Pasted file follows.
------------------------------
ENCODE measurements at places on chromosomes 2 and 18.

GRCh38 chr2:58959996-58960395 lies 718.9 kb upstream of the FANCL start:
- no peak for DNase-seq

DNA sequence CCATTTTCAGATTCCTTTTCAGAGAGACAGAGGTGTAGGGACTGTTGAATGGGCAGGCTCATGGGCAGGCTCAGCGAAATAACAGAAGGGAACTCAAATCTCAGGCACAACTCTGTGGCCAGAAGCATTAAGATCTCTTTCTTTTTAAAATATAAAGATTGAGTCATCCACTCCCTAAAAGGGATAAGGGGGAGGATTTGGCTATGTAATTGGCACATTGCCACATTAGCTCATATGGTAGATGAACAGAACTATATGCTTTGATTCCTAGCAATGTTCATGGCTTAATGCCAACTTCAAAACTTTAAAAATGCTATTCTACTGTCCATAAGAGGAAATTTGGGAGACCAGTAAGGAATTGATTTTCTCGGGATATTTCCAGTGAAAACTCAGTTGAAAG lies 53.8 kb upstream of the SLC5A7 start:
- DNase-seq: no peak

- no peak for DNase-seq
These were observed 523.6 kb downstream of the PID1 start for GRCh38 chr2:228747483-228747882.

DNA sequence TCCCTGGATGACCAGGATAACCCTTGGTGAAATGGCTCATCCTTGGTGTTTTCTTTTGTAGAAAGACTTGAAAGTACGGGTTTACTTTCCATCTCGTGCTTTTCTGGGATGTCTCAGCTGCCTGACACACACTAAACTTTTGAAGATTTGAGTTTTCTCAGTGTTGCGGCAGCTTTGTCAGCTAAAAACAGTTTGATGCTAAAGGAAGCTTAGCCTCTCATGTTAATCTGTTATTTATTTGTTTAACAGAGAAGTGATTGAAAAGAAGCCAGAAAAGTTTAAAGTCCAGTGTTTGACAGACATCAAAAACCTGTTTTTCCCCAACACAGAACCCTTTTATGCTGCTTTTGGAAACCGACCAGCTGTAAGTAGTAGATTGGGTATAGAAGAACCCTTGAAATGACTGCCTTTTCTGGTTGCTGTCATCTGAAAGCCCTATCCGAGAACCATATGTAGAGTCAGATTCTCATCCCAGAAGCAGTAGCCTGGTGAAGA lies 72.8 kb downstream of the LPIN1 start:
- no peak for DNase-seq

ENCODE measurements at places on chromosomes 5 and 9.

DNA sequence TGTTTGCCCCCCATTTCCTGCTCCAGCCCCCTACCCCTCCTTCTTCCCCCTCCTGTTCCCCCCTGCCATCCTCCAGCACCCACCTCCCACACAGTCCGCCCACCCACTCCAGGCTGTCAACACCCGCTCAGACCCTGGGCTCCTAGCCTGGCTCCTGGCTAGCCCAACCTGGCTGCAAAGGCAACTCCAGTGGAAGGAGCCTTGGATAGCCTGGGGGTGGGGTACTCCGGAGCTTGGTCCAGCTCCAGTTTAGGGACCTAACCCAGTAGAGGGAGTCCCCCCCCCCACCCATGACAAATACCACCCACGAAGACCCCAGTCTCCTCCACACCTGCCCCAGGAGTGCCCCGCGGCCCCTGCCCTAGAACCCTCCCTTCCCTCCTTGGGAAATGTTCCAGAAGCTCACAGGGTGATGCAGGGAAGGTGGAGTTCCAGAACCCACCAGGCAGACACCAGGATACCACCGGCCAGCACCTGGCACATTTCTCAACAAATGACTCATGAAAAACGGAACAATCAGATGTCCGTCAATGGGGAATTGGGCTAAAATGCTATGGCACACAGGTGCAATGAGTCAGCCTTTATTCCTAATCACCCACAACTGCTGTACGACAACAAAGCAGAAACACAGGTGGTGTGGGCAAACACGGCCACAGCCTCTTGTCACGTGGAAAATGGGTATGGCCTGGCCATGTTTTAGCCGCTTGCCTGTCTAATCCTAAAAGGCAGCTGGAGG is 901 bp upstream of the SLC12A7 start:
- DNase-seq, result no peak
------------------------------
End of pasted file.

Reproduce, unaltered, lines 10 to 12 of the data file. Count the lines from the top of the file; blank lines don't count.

ENCODE measurements at places on chromosomes 5 and 9.

DNA sequence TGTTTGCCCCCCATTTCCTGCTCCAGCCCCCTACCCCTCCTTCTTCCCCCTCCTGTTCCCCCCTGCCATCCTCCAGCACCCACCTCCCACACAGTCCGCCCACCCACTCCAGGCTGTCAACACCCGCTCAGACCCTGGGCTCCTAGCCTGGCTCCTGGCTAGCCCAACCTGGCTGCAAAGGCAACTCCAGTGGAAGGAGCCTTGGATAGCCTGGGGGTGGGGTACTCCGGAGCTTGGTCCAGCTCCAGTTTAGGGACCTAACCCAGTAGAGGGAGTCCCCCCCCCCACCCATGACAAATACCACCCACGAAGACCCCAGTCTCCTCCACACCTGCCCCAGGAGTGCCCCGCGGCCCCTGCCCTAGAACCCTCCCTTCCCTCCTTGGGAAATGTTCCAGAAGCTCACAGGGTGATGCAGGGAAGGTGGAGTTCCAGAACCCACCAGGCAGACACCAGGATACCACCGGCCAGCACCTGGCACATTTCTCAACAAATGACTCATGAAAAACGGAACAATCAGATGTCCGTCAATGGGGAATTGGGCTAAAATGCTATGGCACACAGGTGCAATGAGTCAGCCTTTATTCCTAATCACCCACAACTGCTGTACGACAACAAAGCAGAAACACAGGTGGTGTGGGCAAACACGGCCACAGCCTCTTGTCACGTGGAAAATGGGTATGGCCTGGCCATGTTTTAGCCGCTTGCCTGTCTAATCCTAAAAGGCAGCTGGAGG is 901 bp upstream of the SLC12A7 start:
- DNase-seq, result no peak